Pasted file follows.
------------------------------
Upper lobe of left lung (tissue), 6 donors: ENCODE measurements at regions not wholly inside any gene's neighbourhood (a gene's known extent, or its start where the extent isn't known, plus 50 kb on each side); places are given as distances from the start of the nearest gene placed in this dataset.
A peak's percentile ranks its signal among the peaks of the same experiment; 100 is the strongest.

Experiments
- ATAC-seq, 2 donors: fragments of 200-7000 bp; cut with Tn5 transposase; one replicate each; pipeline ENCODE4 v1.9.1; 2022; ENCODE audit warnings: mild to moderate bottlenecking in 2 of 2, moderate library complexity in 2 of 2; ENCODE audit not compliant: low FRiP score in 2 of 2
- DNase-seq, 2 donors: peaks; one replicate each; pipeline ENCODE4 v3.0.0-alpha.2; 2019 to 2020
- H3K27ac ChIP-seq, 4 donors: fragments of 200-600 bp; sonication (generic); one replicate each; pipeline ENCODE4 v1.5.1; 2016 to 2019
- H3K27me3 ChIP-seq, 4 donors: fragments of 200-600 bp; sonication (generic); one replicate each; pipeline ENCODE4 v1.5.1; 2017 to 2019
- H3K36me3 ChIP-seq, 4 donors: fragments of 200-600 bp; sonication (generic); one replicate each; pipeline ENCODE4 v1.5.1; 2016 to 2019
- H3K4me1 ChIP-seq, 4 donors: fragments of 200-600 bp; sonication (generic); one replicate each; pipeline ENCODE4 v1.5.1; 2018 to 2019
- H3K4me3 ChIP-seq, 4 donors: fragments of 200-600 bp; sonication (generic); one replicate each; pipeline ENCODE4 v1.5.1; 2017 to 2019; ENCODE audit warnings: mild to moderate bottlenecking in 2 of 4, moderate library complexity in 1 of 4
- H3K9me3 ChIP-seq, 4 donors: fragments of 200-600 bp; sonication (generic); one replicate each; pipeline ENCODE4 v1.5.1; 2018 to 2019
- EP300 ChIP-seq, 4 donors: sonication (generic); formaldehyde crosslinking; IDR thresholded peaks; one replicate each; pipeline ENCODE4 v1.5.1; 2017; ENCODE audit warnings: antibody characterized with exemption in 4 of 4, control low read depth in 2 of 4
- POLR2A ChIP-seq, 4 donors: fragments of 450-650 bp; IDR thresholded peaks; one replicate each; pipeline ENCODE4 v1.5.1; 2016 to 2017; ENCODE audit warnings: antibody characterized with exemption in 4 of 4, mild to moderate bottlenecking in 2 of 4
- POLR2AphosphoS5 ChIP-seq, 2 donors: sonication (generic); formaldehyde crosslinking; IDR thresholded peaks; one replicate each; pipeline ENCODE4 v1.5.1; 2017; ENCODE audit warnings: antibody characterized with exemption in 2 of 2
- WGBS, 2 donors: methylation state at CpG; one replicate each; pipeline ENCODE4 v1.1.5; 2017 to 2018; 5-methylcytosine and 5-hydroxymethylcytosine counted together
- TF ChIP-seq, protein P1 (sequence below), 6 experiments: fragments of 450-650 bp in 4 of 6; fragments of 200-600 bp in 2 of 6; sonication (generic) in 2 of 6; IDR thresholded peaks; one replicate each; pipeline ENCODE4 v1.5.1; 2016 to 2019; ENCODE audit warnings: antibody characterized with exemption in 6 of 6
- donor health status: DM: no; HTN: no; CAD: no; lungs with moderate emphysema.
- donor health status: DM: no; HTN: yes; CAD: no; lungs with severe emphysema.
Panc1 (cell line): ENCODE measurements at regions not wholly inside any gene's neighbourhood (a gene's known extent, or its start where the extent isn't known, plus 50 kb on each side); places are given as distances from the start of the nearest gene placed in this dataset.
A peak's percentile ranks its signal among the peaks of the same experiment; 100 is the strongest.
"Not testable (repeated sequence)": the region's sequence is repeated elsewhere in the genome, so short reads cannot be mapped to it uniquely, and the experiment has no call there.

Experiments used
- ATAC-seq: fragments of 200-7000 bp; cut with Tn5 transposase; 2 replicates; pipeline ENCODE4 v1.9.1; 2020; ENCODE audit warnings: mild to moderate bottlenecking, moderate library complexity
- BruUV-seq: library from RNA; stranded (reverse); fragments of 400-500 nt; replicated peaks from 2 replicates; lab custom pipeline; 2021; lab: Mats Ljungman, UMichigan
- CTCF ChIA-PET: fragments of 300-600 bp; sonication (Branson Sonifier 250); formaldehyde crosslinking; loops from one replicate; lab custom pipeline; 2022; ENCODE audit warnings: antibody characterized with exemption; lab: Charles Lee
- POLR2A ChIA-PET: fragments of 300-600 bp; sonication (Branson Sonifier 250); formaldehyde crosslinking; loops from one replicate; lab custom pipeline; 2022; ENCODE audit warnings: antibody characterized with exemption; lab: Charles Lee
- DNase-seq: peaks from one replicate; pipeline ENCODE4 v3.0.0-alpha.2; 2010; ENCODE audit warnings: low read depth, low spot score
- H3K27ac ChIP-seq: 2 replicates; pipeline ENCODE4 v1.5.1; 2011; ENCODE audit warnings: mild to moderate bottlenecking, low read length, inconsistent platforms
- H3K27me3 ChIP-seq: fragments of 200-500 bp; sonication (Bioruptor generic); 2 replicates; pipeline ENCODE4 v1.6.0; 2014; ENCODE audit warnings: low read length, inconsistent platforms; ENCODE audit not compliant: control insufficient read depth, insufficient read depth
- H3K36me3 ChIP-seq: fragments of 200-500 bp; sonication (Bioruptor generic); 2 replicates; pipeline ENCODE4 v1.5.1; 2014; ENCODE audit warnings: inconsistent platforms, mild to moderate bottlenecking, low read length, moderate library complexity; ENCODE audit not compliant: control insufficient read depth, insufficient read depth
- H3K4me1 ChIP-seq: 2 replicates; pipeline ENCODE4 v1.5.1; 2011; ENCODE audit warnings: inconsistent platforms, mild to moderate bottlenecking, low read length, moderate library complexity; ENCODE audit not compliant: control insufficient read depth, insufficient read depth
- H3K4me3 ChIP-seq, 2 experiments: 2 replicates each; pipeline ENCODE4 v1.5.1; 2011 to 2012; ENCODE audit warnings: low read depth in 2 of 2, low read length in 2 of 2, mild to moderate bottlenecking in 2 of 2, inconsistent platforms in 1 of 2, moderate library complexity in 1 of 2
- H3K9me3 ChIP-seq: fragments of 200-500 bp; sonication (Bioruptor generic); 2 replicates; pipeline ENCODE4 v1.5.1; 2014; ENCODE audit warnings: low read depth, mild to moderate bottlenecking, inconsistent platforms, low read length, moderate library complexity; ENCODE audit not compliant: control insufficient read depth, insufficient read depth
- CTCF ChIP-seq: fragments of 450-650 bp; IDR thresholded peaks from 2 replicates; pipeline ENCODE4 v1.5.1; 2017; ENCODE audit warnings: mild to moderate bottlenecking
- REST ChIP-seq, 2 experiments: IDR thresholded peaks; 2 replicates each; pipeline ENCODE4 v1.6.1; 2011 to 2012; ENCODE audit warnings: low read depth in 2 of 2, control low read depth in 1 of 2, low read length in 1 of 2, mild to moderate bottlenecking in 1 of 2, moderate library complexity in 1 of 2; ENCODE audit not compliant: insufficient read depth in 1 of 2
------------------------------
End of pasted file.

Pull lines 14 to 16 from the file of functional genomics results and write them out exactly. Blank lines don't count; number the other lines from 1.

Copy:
- POLR2AphosphoS5 ChIP-seq, 2 donors: sonication (generic); formaldehyde crosslinking; IDR thresholded peaks; one replicate each; pipeline ENCODE4 v1.5.1; 2017; ENCODE audit warnings: antibody characterized with exemption in 2 of 2
- WGBS, 2 donors: methylation state at CpG; one replicate each; pipeline ENCODE4 v1.1.5; 2017 to 2018; 5-methylcytosine and 5-hydroxymethylcytosine counted together
- TF ChIP-seq, protein P1 (sequence below), 6 experiments: fragments of 450-650 bp in 4 of 6; fragments of 200-600 bp in 2 of 6; sonication (generic) in 2 of 6; IDR thresholded peaks; one replicate each; pipeline ENCODE4 v1.5.1; 2016 to 2019; ENCODE audit warnings: antibody characterized with exemption in 6 of 6